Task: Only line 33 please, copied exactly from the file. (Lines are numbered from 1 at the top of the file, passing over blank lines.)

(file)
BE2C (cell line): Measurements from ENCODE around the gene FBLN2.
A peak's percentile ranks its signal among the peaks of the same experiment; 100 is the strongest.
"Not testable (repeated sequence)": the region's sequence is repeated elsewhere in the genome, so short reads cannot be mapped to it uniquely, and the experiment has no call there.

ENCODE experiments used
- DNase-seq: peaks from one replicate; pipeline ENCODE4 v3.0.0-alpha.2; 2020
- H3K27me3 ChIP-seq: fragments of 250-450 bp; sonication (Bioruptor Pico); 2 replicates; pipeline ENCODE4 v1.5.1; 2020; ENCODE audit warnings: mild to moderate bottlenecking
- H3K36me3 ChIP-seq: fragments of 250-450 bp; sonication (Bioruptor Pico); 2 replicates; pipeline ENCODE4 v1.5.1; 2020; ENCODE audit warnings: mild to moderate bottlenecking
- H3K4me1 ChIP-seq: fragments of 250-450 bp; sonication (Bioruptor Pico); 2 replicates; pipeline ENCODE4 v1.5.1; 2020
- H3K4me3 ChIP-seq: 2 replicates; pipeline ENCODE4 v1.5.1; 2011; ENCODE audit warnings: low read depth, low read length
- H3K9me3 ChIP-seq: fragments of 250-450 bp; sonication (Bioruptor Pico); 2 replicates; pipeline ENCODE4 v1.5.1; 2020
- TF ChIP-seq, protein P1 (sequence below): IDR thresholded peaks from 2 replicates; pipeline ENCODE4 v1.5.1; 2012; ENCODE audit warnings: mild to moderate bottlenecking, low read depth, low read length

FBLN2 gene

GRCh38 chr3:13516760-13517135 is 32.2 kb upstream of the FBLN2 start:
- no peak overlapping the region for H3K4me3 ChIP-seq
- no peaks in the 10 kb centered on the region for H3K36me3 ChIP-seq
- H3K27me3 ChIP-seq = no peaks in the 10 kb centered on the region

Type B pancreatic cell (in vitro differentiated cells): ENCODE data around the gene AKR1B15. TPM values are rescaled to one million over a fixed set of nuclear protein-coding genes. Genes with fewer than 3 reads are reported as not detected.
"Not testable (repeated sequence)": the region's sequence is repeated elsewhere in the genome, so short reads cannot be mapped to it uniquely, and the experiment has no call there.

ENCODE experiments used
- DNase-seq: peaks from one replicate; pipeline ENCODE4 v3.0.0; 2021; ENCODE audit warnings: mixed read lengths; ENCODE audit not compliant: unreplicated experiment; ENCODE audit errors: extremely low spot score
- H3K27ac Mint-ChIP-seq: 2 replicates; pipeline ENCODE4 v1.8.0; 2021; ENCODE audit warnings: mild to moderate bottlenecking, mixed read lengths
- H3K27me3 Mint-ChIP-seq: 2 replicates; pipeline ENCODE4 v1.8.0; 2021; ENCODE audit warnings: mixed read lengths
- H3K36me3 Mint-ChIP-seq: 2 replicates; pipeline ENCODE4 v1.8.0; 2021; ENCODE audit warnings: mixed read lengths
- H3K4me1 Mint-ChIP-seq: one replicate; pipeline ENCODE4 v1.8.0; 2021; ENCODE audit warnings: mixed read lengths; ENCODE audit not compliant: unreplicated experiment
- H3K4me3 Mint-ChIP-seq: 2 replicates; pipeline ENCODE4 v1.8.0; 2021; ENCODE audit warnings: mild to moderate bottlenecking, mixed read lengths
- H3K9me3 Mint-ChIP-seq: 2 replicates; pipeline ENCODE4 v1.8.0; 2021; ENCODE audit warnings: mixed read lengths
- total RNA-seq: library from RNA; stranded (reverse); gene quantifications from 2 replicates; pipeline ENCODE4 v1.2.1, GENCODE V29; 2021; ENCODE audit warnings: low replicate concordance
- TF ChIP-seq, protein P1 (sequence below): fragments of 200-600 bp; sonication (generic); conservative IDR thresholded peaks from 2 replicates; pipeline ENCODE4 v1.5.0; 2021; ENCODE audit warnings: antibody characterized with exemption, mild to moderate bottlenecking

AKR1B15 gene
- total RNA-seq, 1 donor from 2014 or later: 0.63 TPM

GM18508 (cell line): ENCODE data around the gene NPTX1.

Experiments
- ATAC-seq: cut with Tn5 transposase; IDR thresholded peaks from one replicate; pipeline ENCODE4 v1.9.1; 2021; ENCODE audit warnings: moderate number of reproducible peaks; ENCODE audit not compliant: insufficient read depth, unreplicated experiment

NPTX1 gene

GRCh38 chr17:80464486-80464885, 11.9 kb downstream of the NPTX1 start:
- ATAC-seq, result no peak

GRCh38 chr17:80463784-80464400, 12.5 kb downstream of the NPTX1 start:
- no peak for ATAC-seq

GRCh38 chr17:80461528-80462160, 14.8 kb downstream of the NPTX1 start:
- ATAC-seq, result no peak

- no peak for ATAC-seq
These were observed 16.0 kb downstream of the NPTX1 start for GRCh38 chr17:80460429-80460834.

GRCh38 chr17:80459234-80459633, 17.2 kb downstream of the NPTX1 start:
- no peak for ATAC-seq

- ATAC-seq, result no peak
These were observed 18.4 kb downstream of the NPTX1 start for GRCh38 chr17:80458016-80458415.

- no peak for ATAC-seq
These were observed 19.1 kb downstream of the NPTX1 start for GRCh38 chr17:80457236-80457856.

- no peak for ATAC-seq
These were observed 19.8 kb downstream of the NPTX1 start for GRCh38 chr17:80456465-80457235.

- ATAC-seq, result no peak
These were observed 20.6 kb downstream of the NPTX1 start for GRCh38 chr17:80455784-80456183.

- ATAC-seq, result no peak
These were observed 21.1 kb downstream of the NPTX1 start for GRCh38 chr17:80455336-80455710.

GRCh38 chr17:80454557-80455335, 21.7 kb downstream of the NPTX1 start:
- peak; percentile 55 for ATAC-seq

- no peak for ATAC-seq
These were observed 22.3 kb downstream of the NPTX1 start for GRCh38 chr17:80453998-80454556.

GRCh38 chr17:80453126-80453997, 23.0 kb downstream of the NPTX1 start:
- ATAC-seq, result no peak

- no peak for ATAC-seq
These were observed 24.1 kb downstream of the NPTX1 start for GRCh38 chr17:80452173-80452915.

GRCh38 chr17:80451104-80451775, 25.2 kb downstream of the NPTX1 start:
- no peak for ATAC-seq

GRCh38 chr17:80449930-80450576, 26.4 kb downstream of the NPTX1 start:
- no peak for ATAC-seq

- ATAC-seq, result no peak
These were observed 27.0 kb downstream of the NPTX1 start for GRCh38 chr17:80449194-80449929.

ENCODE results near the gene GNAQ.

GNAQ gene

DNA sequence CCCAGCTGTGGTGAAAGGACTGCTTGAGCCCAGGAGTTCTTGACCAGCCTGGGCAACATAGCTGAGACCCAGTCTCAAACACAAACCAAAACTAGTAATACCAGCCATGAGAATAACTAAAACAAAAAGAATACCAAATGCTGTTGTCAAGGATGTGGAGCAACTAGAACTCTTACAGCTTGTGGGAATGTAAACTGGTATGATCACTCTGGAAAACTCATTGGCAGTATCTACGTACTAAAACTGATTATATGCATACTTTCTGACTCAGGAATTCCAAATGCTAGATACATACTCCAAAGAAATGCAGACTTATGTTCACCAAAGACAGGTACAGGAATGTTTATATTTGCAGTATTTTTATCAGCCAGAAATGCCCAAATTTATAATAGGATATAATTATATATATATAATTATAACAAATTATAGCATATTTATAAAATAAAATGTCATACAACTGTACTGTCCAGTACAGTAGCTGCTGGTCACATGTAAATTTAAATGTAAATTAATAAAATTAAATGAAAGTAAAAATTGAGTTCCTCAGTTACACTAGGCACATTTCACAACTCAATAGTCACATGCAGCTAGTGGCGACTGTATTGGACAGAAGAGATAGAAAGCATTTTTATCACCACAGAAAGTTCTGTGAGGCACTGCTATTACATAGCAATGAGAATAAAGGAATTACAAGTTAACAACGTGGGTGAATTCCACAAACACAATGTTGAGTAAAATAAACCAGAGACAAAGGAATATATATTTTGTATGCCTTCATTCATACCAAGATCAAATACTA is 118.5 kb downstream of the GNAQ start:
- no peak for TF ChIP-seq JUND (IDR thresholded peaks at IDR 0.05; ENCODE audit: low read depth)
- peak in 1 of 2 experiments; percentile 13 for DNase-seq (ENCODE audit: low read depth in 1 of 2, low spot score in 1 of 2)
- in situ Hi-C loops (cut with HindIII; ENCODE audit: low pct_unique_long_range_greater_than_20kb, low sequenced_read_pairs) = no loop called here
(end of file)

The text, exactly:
- ATAC-seq: cut with Tn5 transposase; IDR thresholded peaks from one replicate; pipeline ENCODE4 v1.9.1; 2021; ENCODE audit warnings: moderate number of reproducible peaks; ENCODE audit not compliant: insufficient read depth, unreplicated experiment